The biblical imagery of singer Scott Stapp's lyrics got Creed typed as Christian rock by early listeners, and the band's denial of any religious objective has unsettled some of its more fervent fans. "We are not a Christian band," Stapp insists on the band's web site. "A Christian band has an agenda to lead others to believe in their specific religious beliefs. We have no agenda!"[88]

Bassist Brian Marshall, who named the band, has noted that Stapp uses spiritual imagery as a metaphor in his lyrics.[89]

Legacy and reception edit

Creed was one of the most commercially successful rock bands of the late 1990s and early 2000s.[90] Their first three studio albums, My Own Prison, Human Clay, and Weathered, have all gone multi-platinum in the United States, selling six million, 11 million, and six million copies respectively.[91][92] The band also won a Grammy Award for Best Rock Song for the song "With Arms Wide Open" in 2001.[18]

However, Creed has been negatively received by some professional critics, such as Robert Christgau.[93] Jonah Weiner of Slate has tried to make the case that the band was "seriously underrated";[94] Joe Coscarelli of Mediaite countered that "most people hate Creed's combination of overwrought power-balladry and Christian-infused testosterone."[95]

In 2011, Billboard ranked Creed as the 18th-best artist of the 2000s.[96] In 2013, readers of Rolling Stone magazine voted Creed the worst band of the 1990s.[97]

Band members edit

Current members

  • Scott Stapp – lead vocals (1994–2004, 2009–2012, 2023–present)
  • Mark Tremonti – guitars, backing and occasional lead vocals (1994–2004, 2009–2012, 2023–present), bass (2001)
  • Scott Phillips – drums, percussion (1994–2004; 2009–2012; 2023–present), keyboards (2001)
  • Brian Marshall – bass (1994–2000; 2009–2012; 2023–present)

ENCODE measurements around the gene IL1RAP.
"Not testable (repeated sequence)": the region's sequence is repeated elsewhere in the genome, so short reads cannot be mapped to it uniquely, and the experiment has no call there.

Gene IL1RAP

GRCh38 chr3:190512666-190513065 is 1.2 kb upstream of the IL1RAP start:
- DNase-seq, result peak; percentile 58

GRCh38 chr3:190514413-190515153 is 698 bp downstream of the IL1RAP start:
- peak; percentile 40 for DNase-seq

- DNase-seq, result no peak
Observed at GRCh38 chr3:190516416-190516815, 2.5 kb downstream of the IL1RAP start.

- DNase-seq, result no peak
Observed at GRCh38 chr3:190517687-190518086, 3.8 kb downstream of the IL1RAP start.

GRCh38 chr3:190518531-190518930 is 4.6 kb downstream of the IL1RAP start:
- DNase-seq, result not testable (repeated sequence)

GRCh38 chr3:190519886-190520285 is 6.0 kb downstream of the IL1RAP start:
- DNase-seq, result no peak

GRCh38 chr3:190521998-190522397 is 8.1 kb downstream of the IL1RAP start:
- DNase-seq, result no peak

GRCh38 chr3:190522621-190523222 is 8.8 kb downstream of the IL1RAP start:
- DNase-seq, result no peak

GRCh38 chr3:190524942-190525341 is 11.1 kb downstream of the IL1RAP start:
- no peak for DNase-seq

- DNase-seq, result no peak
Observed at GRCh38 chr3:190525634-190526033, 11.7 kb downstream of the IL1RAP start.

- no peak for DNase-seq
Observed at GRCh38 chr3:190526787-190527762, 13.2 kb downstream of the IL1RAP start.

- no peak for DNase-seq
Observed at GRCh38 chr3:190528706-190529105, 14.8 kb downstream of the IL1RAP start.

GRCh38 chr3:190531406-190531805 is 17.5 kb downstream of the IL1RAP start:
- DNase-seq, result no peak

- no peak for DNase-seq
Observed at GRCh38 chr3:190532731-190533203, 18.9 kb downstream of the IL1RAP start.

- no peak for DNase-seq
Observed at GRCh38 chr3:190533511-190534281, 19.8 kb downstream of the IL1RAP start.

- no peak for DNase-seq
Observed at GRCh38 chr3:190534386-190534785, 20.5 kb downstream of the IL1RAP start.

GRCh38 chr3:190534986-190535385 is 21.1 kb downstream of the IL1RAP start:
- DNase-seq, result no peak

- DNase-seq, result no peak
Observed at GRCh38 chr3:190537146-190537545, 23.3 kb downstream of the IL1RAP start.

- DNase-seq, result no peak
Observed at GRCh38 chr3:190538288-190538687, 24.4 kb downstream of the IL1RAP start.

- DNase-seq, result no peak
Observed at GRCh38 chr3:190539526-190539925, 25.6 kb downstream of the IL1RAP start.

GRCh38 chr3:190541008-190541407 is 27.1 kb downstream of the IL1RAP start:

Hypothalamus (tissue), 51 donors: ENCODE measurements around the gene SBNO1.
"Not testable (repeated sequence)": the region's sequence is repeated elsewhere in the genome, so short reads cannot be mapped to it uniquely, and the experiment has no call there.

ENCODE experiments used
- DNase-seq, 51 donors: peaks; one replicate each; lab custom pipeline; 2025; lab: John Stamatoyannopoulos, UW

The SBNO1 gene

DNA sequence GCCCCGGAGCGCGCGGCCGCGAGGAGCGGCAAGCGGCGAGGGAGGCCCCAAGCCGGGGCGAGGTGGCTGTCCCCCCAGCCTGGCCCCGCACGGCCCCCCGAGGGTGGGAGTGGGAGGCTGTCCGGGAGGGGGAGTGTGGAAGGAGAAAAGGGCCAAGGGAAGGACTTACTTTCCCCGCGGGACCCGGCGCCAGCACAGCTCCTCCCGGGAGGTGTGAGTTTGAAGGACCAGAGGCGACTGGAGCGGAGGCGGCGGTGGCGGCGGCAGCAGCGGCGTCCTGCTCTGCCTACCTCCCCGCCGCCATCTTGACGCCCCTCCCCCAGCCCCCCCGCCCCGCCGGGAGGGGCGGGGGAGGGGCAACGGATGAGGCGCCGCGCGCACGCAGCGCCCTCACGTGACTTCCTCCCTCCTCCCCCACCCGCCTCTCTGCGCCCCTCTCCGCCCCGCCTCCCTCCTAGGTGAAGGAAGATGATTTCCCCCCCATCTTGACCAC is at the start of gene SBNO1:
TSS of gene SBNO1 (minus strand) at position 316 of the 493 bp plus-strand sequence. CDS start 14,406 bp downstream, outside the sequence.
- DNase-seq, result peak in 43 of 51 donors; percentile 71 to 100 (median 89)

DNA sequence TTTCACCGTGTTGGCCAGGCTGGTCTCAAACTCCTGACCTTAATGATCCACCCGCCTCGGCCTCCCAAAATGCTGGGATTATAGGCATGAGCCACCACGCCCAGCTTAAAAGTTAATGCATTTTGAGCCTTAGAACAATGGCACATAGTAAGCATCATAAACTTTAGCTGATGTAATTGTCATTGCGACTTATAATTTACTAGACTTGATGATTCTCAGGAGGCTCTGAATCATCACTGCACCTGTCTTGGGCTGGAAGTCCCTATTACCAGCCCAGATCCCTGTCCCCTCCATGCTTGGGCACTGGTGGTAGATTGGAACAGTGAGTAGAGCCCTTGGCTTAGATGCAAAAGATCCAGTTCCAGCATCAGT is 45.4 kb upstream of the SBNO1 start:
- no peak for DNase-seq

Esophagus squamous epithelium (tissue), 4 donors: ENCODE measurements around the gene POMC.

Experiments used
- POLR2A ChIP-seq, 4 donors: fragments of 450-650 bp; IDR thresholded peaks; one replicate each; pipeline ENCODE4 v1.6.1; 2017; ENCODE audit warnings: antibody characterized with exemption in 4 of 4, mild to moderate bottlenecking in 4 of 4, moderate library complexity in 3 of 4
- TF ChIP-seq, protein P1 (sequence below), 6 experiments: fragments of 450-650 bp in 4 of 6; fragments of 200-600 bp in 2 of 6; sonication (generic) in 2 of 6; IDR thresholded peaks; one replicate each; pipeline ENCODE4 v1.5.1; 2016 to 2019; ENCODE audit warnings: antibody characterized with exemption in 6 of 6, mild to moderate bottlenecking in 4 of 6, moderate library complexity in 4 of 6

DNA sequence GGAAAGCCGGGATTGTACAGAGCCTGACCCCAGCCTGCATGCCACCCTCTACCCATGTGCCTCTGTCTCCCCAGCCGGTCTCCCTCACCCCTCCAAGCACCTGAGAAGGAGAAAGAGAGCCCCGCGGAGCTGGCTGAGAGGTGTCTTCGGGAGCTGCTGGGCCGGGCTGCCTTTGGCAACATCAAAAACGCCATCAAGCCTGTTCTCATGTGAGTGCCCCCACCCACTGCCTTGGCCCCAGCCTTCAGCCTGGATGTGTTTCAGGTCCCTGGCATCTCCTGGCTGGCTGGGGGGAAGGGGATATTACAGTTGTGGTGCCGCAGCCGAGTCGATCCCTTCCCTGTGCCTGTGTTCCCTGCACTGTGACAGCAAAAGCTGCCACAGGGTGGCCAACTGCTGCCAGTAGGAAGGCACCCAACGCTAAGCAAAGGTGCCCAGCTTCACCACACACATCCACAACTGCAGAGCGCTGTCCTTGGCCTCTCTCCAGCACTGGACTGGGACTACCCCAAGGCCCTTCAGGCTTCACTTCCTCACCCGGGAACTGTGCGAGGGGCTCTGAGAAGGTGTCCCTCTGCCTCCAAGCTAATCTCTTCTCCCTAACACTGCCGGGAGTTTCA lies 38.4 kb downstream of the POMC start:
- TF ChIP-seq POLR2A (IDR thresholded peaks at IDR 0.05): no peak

Former members

  • Brian Brasher – guitars (1994–1995)

Former touring musicians

Timeline edit

Discography edit

Studio albums

Awards and nominations edit

Grammy Awards

The Grammy Awards are awarded annually by the National Academy of Recording Arts and Sciences of the United States. Creed has won one award out of three nominations.[98][99]

Year Nominated work Award Result
2001 "With Arms Wide Open" Best Rock Performance by a Duo or Group with Vocal Nominated
Best Rock Song[b] Won
2003 "My Sacrifice" Best Rock Performance by a Duo or Group with Vocal Nominated
American Music Awards

Created by Dick Clark in 1973, the American Music Awards is an annual music awards ceremony and one of several major annual American music awards shows. Creed has received four American Music Award from seven nominations.[100]

Year Nominated work Award Result
2001 Creed Artist of the Year Nominated
Favorite Alternative Artist Won
Favorite Pop/Rock Band/Duo/Group Nominated
Human Clay Favorite Pop/Rock Album Won
2003 Creed Favorite Alternative Artist Won
Favorite Pop/Rock Band/Duo/Group Won
Fan Choice Award Nominated
MTV Video Music Awards

The MTV Video Music Awards are presented annually by MTV and honor accomplishments in the music video medium. Creed has received two nominations.

Year Nominated work Award Result
2000 "Higher" Best Rock Video Nominated
2002 "My Sacrifice" Nominated
MTV Video Music Brazil

Established in 1995, the MTV Video Music Brazil awards, commonly known as VMB, are MTV Brasil's annual award ceremony. Many award winners are chosen by MTV viewers.

Year Nominated work Award Result Ref.
2002 "My Sacrifice" Best International Video Nominated [101]
2003 "Don't Stop Dancing" Nominated [102]

Notes edit

  1. ^
  2. ^ "With Arms Wide Open" won the Grammy for Best Christian Rock Song. This Grammy was awarded to the composers of the song, which are Scott Stapp and Mark Tremonti.

References edit

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The Color Purple;